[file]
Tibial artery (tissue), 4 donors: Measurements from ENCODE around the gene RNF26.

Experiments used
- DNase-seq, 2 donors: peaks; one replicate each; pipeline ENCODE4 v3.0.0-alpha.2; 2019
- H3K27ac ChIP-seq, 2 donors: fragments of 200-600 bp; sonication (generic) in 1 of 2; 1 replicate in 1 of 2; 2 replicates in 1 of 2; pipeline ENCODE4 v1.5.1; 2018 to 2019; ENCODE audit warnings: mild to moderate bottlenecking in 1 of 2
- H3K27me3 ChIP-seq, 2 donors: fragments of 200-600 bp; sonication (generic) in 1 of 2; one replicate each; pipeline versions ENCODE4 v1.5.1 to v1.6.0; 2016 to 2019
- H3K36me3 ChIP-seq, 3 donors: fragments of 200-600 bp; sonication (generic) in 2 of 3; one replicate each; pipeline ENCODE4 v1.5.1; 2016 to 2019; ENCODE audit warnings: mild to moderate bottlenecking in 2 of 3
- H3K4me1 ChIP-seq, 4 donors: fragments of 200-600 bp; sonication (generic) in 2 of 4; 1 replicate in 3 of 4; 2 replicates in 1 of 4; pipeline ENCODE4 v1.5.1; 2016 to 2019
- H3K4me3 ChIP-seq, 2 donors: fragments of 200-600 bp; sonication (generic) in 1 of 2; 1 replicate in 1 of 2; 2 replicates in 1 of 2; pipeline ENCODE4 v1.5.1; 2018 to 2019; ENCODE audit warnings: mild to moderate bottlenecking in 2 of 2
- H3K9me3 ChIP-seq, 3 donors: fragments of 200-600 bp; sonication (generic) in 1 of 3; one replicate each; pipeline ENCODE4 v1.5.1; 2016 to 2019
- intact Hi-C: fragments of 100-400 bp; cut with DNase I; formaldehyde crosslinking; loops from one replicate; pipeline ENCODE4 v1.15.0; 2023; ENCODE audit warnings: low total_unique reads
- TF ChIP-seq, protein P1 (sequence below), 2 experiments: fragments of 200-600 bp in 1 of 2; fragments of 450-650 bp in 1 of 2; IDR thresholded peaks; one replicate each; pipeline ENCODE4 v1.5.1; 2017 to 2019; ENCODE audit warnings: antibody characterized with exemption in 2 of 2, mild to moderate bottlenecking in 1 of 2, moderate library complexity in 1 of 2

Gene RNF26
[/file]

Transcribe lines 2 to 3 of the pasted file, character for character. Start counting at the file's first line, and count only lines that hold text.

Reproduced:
Experiments used
- DNase-seq, 2 donors: peaks; one replicate each; pipeline ENCODE4 v3.0.0-alpha.2; 2019